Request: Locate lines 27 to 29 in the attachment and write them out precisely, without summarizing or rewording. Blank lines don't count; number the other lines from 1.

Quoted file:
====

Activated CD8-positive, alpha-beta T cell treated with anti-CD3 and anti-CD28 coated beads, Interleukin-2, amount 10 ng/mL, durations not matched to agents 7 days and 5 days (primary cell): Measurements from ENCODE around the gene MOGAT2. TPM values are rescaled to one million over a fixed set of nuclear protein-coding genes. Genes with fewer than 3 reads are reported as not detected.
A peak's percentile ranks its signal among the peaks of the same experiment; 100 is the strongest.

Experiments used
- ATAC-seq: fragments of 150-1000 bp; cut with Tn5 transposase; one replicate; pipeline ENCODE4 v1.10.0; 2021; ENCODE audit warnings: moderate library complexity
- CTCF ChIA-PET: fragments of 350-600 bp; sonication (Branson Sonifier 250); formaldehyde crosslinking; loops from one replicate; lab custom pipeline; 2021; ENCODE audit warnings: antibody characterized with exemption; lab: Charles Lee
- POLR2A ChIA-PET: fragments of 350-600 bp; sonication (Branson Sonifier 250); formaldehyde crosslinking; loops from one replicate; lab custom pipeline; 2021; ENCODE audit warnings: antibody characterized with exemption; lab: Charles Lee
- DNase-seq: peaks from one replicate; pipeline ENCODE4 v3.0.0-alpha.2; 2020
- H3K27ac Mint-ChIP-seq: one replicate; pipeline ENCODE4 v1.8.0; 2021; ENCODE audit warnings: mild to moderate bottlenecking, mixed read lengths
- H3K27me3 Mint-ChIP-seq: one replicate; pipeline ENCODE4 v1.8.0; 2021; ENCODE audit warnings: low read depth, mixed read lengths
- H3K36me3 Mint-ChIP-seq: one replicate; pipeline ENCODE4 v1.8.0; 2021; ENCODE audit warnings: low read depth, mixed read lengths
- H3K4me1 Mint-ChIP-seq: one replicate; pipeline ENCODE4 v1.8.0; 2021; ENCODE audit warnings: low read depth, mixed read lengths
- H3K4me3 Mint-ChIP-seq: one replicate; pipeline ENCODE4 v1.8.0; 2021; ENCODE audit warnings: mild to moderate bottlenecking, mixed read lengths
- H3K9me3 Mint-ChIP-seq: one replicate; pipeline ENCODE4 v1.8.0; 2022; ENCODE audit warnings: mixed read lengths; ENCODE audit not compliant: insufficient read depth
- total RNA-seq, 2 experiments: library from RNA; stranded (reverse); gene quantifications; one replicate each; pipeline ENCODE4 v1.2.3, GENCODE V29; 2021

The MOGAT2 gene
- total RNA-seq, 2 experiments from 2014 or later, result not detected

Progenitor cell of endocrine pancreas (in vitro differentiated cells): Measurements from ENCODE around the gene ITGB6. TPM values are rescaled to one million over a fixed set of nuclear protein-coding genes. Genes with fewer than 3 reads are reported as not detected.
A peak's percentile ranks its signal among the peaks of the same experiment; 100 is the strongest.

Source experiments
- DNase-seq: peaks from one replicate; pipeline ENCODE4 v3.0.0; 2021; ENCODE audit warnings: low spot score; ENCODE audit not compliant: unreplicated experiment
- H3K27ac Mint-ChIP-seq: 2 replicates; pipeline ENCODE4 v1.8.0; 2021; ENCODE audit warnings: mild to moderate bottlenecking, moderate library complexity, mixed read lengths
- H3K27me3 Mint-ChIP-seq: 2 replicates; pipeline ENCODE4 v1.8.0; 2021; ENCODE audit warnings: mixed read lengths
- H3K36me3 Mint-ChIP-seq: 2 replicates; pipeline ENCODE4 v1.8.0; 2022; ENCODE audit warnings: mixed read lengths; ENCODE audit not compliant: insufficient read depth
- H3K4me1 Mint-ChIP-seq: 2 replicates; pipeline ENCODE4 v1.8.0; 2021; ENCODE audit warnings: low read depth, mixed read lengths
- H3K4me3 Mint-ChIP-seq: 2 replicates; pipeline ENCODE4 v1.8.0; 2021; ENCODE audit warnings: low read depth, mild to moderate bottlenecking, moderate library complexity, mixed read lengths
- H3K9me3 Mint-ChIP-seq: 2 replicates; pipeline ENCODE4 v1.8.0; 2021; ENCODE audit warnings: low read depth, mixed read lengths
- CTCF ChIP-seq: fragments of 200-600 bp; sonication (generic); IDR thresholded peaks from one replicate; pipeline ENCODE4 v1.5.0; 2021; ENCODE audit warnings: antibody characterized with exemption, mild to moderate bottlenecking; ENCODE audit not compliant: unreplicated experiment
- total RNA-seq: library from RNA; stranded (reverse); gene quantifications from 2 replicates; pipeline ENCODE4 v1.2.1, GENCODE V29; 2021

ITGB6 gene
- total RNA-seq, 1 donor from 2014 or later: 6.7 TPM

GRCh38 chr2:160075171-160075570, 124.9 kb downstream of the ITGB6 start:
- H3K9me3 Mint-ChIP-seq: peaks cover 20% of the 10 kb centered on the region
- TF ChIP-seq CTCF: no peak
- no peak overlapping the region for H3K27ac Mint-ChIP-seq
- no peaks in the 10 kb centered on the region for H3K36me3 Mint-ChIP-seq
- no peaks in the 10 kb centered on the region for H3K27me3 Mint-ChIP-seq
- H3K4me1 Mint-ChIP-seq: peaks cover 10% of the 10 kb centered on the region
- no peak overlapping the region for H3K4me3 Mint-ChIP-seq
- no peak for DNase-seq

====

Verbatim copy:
- CTCF ChIP-seq: fragments of 200-600 bp; sonication (generic); IDR thresholded peaks from one replicate; pipeline ENCODE4 v1.5.0; 2021; ENCODE audit warnings: antibody characterized with exemption, mild to moderate bottlenecking; ENCODE audit not compliant: unreplicated experiment
- total RNA-seq: library from RNA; stranded (reverse); gene quantifications from 2 replicates; pipeline ENCODE4 v1.2.1, GENCODE V29; 2021

ITGB6 gene